Hear me out. Most of the trendy styles you are into are not as new as you think. You can find older items that fit into current trends with the only difference being that it is some random brand no one has ever heard of instead of Forever 21. Trends like corduroy, crushed velvet, and flannels have been around since the 90s and earlier. If you keep an open mind, you will be able to find some killer unique pieces which are right on trend that no one else will be able to replicate.

3. But If You Can’t….

The best shops for name brands are chains such as Goodwill and Salvation Army. More people are apt to donate there since they are the most well-known, so they are more likely to carry big name items. Another thing to keep in mind is the area demographics. Sometimes driving into the snooty area of town and shopping in their thrift shops can pay off. This is basically the same concept as having your parents drive you to the neighborhoods that you knew would give out full-sized candy bars on Halloween as a kid. Thankfully, thrift store prices tend to stay the same no matter what area you are in, but the people in these areas will donate high-scale items.

4. Try that Bad Boy on!

There have been so many times an item looked iffy on the hanger but became one of my new favorites once I tried it on. Thrift shops are full of ugly-cute type of items. The type of thing that is interesting to you and that you are kind of into, but it is a little too out of your comfort zone. Sometimes you have to take a leap of faith. The best part about thrift shops is finding an item you never knew existed. So just try it on.

5. Check the Pockets

Okay, I know this one is weird, but this one is absolutely from personal error. I cannot tell you the amount of times I have subconsciously reached my hand into a newly-thrifted jacket pocket only to violently retreat it back out in sheer terror. You never know what is lurking in the pockets, so take a look before you put it through the wash for the first time. I have found old candy, receipts, crumbs, and who knows what else. Just trust me.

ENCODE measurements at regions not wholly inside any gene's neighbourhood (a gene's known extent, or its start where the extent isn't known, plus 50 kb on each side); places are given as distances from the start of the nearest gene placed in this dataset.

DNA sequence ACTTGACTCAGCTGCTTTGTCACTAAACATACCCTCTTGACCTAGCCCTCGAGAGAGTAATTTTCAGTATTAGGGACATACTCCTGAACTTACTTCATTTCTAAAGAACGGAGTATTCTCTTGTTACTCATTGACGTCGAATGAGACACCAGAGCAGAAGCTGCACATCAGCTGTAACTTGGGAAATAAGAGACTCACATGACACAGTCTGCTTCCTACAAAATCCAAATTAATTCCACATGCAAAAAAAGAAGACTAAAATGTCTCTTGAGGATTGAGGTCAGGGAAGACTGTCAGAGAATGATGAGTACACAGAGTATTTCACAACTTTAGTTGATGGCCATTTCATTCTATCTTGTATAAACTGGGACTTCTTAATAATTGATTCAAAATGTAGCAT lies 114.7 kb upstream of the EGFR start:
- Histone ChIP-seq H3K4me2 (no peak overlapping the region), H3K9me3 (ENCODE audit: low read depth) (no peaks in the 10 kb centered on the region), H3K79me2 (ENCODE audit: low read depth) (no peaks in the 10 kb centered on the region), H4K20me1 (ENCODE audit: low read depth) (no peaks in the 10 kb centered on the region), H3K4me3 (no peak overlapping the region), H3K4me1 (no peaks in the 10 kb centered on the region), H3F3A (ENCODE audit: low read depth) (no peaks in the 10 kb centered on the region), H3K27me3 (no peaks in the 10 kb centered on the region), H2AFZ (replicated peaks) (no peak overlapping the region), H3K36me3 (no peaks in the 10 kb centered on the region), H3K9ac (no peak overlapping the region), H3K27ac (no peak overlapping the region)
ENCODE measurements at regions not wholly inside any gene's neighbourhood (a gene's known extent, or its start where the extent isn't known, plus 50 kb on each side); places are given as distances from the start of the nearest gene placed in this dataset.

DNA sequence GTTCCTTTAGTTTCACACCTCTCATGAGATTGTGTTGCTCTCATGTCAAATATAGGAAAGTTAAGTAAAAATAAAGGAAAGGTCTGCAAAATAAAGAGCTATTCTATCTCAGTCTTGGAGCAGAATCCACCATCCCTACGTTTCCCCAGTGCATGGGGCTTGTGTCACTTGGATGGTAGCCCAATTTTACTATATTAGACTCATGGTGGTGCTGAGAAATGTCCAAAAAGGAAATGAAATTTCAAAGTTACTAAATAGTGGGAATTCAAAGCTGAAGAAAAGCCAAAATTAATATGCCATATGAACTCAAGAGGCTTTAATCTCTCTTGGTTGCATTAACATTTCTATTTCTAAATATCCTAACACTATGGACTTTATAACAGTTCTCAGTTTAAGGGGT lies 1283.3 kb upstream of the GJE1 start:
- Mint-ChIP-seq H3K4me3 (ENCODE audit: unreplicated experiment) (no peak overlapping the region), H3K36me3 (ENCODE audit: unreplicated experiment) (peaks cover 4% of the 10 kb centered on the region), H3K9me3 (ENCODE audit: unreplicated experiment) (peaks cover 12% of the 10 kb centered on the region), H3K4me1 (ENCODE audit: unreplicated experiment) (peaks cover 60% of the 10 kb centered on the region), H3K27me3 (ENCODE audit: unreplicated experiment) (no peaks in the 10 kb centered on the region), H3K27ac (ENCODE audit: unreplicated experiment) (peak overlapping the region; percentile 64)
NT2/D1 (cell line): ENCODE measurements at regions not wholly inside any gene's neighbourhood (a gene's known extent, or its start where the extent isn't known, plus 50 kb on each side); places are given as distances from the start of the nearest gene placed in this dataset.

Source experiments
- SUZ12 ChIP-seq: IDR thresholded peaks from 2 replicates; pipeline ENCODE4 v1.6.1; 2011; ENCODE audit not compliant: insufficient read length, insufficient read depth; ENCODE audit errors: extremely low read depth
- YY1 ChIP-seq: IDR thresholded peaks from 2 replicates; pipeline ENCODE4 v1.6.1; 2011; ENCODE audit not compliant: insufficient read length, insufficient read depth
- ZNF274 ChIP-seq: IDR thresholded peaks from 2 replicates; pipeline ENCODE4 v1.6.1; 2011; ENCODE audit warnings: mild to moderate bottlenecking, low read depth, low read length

6. Don’t Confine Yourself

Full disclosure, I don’t only shop in the women’s section. Sometimes the men’s section has much better sweaters. I am pretty small, so I’ll even check the little girl’s XL section sometimes. Not everyone can shop so freely, due to size restrictions, but don’t be afraid to break out of your designated section and check out the others.

 

Thrift shopping is great for the environment and for you wallet, not to mention your unique style. If you’ve been on the fence about it, I hope you’ll give it a try and let me know if this list helped you out. Now go forth and find the perfect Christmas outfit.

Lady Bug – Fall Fashion

Ah, yes, the time of year where the weather gets slightly colder (slowly, but surely), and my outfits become uncomfortably transitional. It is the fall outfit in the morning, summer outfit in the afternoon kind of whether here in the Midwest and my outfits reflect an attempt at some sort of balance.
DSCN0135.JPG

It’s not all bad, however, as I can wear mom-jeans that are short enough to show my cute socks. Socks are one of the most underrated accessories, in my opinion.

DSCN0149.JPG

This outfit was almost entirely thrifted, save the socks and shoes. The top is one of those amazingly comfortable and slightly clown-like old lady shirts from a random brand that I could never find in an actual store, but was lucky enough to stumble across at a local Goodwill. The jelly shoes were a gift from my sister and the ribbed, baby blue socks are one of the last Forever 21 items left in my wardrobe.DSCN0144 (2)

If you didn’t know, Forever 21 is pretty well-known for being unethical when it comes to factory work. They are also notorious for stealing small artists’ ideas and marketing them as their own. I love some adorably cheap fashion as much as the next person, so it took me a while to commit to not shopping there anymore, but I have finally stopped for good. There are still remnants in my wardrobe which I am slowly phasing out, but having been an ignorantly religious Forever 21 shopper throughout all of junior high and high school, it is harder to weed out than you’d think (no pun intended with my plant theme). All well, everyone has to start somewhere.